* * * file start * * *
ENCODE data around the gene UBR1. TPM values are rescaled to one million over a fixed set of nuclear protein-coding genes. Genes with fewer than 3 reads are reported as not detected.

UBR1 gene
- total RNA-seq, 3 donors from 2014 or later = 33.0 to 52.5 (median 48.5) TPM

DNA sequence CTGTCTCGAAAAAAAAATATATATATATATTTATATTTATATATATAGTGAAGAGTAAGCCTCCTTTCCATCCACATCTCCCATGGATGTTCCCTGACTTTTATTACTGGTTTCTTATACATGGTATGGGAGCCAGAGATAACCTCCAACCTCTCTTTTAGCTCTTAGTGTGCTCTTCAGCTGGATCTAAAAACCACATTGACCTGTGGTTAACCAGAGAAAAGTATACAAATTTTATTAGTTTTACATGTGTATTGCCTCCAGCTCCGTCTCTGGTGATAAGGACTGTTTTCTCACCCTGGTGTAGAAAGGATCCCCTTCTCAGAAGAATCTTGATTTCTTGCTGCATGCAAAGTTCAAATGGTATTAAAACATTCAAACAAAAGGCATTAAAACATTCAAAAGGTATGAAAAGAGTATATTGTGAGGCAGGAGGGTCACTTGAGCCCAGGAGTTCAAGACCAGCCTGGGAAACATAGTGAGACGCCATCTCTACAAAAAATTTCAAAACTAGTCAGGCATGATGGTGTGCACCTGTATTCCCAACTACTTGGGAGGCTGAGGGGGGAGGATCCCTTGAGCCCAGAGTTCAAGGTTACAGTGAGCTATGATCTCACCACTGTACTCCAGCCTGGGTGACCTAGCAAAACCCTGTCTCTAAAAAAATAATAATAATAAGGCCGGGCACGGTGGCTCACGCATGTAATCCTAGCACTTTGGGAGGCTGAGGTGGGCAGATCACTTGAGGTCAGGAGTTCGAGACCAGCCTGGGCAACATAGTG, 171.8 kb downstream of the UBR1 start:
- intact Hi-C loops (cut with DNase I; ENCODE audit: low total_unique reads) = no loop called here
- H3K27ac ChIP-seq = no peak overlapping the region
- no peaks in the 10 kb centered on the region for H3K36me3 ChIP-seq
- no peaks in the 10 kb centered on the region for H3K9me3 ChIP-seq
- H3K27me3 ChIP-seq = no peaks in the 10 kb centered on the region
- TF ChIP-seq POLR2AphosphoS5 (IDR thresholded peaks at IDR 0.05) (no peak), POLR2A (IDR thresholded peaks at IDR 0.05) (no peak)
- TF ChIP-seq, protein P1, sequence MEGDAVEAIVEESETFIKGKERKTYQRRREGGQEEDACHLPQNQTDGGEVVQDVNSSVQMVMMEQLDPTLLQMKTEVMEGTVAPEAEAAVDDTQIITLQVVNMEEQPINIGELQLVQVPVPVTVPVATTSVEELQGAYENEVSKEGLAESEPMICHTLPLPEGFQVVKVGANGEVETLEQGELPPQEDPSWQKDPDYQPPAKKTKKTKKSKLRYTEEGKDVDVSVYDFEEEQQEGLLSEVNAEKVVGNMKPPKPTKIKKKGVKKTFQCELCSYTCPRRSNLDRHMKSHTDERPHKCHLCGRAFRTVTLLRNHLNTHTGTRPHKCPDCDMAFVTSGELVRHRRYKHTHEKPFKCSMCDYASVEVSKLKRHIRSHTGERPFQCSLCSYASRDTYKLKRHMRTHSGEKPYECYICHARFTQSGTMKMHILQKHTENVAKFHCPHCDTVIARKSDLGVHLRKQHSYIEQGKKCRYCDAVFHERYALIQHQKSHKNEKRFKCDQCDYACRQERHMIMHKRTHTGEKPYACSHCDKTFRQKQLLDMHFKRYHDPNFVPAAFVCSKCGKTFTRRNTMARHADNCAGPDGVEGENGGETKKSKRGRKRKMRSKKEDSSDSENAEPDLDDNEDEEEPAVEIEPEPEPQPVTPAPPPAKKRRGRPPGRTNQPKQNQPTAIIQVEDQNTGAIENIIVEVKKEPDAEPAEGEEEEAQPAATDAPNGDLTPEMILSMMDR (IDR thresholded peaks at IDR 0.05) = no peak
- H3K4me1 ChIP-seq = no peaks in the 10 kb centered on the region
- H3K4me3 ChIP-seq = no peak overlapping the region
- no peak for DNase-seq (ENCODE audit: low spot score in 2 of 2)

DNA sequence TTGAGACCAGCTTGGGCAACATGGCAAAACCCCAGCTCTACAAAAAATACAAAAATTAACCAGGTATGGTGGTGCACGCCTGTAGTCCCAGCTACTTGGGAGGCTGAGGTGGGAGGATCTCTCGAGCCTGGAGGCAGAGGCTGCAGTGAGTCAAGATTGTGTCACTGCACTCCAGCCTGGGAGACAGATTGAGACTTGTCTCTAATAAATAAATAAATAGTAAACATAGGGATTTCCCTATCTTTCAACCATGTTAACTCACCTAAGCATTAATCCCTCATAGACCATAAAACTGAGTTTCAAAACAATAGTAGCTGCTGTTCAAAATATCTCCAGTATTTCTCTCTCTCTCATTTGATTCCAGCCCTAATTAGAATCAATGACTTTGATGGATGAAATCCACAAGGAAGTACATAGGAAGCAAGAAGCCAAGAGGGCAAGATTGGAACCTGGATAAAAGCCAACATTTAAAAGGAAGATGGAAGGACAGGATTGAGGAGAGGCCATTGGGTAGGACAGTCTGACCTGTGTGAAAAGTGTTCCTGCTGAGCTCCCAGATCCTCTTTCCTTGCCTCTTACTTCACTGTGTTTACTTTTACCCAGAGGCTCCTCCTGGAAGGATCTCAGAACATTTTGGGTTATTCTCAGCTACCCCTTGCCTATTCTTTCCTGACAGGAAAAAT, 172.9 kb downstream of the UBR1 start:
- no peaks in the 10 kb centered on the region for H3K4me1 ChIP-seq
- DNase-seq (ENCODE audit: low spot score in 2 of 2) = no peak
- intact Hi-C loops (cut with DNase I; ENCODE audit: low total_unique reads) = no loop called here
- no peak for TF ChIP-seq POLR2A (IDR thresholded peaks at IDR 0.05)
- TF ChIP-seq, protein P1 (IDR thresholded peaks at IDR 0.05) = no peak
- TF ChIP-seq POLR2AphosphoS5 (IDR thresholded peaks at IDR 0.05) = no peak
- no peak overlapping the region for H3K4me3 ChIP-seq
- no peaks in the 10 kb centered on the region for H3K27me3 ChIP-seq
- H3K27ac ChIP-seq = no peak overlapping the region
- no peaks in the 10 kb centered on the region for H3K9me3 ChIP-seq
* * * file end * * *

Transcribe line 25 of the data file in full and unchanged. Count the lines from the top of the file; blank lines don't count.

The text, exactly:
- no peaks in the 10 kb centered on the region for H3K9me3 ChIP-seq